What is Premenstrual Dysphoric Disorder?
As many as 75% of menstruating women experience Premenstrual Syndrome (PMS). Presenting with a range of physical and emotional symptoms, PMS can make life fairly miserable for a few days in the run up to a female’s period. Generally short-lived, the symptoms of PMS have usually passed by the time her period finishes and for most women they can carry on with their lives as normal. Some women, however, experience a severe form of PMS known as premenstrual dysphoric disorder (PMDD), and this condition can have a profound effect on their quality of life and ability to maintain social relationships.
What are the symptoms of PMDD and how is it diagnosed?
PMDD can present with a range of symptoms. These include:
- Mood swings
- Marked anger
- Feeling overwhelmed
- Reduced interest in activities that were previously enjoyed
- Lack of energy
- Change in appetite
- Difficulty sleeping
In severe cases, PMDD can be accompanied by feelings of hopelessness and suicidal thoughts, which is why it is so important to ask for help and support if you notice a worsening of any PMS or PMDD symptoms.
To reach a diagnosis of PMDD at least five of the above symptoms need to be evident, seven to ten days before a female starts her period. The symptoms would usually be expected to disappear within a few days of the start of menstruation.
Whilst the symptoms are similar to those of PMS, the fact that they are more intense can make it difficult for those women affected to build relationships and even function normally at work.
Unfortunately, reaching a diagnosis of PMDD can take time. Often your doctor will want to rule out other endocrine (hormonal) and mood disorders first. These might include endometriosis, fibroids, menopause, depression and anxiety.
If you are worried about your symptoms you can take an at-home women’s health blood test to help you become more informed about your health.
What makes some women more susceptible to PMDD?
It is unclear why some women are more likely to suffer from severe PMS or PMDD. Those with a history of depression or postnatal depression seem to be at greater risk.
Women who do develop symptoms of PMDD may, for reasons as yet not well understood, be more sensitive to the normal hormonal changes that occur throughout the menstrual cycle. There is also a suggested association between PMDD and low serotonin levels. Serotonin has a crucial role in mood states and a deficiency is linked to depression and increased fatigue. Further work is required to understand the underlying causes or triggers of PMDD.
How can I manage my PMDD?
Managing PMDD is challenging because it is a disorder of two halves. It is a hormonal (endocrine) condition, in addition to a mental health problem. This means that an optimal solution would need to tackle both elements, which is probably going to require multiple treatment strategies and a multidisciplinary team of specialists.
Some of the most frequently used treatment strategies for PMDD include:
- Lifestyle changes. Exercise, a healthy diet and improved sleep quality can all result in improved energy and reduced stress.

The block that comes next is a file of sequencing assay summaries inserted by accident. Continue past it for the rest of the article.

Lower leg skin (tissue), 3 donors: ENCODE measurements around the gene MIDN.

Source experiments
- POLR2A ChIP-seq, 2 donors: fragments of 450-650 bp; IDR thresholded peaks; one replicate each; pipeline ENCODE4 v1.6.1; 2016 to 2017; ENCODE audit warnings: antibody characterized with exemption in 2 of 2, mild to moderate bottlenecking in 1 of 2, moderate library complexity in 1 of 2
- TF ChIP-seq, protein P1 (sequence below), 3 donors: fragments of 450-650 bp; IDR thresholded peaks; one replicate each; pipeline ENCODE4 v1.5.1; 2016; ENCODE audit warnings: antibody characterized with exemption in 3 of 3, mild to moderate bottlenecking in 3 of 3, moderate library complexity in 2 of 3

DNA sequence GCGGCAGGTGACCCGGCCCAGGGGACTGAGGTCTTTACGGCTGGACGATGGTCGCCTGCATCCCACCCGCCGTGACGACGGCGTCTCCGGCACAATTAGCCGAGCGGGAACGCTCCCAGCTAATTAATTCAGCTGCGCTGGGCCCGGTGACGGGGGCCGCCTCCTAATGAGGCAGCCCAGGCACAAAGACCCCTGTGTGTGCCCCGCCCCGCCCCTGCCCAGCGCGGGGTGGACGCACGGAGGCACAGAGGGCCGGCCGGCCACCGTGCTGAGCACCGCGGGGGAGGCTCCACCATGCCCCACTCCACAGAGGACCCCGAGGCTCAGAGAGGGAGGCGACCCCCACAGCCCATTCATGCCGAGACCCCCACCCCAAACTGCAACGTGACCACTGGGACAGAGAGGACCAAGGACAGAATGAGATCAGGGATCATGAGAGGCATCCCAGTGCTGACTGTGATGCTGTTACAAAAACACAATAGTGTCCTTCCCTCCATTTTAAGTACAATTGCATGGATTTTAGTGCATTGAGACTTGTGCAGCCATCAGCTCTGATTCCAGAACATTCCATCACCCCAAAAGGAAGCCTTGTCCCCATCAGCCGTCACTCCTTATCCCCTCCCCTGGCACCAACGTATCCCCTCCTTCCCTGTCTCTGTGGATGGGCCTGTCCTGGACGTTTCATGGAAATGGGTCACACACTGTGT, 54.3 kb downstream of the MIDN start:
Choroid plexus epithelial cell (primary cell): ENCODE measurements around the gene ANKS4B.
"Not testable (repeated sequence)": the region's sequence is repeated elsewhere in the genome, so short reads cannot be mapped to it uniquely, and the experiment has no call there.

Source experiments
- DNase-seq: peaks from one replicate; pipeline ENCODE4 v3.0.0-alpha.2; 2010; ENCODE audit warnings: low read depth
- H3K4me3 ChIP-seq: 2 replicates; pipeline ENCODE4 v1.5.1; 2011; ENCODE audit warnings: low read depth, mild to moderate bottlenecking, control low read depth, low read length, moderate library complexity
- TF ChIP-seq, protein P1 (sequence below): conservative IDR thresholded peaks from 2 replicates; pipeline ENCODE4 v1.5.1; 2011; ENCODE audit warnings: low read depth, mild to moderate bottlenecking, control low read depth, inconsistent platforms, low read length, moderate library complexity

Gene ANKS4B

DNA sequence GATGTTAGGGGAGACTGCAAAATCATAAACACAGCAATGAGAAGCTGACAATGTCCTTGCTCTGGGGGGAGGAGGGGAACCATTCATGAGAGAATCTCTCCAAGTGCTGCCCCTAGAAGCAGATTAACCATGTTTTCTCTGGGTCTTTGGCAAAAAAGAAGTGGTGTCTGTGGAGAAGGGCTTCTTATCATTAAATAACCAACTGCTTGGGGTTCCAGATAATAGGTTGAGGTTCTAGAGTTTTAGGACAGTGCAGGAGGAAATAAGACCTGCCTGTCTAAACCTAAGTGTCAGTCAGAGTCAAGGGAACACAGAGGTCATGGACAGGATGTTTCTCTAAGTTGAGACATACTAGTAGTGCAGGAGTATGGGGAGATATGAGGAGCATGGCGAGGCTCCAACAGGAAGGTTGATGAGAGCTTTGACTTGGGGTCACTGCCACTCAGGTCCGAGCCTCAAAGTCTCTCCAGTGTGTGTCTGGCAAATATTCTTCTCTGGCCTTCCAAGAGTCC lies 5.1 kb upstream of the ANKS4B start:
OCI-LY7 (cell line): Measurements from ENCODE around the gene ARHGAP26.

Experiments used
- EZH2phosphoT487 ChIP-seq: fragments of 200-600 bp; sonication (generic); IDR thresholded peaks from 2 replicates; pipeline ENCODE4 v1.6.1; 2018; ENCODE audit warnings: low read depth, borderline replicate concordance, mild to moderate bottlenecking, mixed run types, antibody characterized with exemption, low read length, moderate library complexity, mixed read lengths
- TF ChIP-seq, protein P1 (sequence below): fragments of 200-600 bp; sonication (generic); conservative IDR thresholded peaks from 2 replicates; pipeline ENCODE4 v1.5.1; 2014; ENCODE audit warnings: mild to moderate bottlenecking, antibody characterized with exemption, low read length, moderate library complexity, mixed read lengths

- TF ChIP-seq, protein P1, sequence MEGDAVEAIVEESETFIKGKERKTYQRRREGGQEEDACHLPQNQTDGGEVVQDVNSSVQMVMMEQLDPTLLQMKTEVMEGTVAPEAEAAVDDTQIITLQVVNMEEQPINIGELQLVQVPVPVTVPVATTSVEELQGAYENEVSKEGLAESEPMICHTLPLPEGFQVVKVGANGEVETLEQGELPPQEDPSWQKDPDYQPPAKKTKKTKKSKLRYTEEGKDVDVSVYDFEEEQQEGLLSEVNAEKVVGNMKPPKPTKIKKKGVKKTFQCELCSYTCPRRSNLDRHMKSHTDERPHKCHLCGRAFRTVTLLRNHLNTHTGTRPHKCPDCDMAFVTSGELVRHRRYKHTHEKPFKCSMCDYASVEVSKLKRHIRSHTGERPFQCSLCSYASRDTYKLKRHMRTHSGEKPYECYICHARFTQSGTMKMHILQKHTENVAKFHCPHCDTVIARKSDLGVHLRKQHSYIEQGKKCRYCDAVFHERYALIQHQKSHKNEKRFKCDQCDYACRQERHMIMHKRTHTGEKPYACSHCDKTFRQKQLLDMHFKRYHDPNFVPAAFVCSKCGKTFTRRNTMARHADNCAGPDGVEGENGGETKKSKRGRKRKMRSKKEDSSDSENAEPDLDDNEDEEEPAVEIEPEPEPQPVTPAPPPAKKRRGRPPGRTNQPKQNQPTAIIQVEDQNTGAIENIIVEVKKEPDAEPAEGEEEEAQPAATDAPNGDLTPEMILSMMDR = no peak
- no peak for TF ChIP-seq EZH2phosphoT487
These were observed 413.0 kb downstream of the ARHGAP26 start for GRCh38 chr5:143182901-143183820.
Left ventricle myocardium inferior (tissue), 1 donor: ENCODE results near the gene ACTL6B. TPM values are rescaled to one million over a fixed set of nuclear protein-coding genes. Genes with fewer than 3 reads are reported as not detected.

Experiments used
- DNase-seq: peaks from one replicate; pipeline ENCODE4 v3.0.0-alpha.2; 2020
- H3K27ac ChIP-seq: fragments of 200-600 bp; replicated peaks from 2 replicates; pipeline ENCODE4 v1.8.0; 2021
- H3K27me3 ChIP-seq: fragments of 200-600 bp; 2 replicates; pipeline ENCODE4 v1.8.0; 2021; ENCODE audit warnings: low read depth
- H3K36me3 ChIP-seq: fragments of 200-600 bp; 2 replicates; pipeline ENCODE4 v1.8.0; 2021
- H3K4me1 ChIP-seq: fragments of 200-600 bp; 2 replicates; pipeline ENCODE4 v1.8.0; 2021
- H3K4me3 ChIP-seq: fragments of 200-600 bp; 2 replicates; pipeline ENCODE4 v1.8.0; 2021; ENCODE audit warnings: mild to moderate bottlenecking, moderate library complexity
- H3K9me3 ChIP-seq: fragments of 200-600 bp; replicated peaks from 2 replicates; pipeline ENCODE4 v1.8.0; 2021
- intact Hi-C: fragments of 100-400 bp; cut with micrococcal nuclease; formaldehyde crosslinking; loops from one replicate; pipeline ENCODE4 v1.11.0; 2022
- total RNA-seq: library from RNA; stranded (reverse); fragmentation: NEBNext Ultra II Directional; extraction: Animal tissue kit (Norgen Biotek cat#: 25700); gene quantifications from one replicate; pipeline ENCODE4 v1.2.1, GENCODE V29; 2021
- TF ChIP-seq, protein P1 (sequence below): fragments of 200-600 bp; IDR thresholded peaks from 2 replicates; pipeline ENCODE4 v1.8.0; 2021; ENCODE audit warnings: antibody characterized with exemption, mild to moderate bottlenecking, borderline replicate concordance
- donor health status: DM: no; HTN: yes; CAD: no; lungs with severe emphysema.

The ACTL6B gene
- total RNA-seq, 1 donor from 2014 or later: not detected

- Counselling. Sessions with a therapist can help to combat some of the behavioural symptoms of PMDD.
- Oral contraceptives. Hormonal birth control, such as the pill, will usually stop your periods altogether. Unfortunately, once you stop taking the pill, it is likely that your PMS and PMDD symptoms will return. This treatment approach is not suitable for those who are hoping to conceive.
- Medications. In severe cases, your doctor may recommend a course of antidepressants. The Selective Serotonin Reuptake Inhibitors (SSRIs) fluoxetine, paroxetine and sertraline can be used to provide relief from some of the negative emotions you may be experiencing. Other medications might be prescribed to manage the physical symptoms; for example, diuretics help the body to shed excess fluid through the kidneys and are, thus, used to reduce bloating.
The main thing to remember if you are experiencing severe PMS or PMDD is that you do not have to tackle it by yourself. Our menstrual cycles are often considered private, or something that we should remain discreet about; too much talking is considered taboo. Many women feel that any monthly discomfort, pain or depression is an unavoidable consequence of being female. However, if you are starting to feel overwhelmed you should seek support from family, loved ones, or healthcare professionals. Having periods is a fact of life and not something to be ashamed of.
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- “PMS & PMDD: Causes, Symptoms, Treatments & Relief.” Cleveland Clinic, my.clevelandclinic.org/health/articles/9132-premenstrual-dysphoric-disorder-pmdd.
- “PMS (Premenstrual Syndrome).” NHS Choices, NHS, www.nhs.uk/conditions/pre-menstrual-syndrome/.
- “Premenstrual Dysphoric Disorder (PMDD).” Mind, www.mind.org.uk/information-support/types-of-mental-health-problems/premenstrual-dysphoric-disorder-pmdd/about-pmdd/.
- “Premenstrual Syndrome (PMS).” Mayo Clinic, Mayo Foundation for Medical Education and Research, 7 Feb. 2020, www.mayoclinic.org/diseases-conditions/premenstrual-syndrome/symptoms-causes/syc-20376780.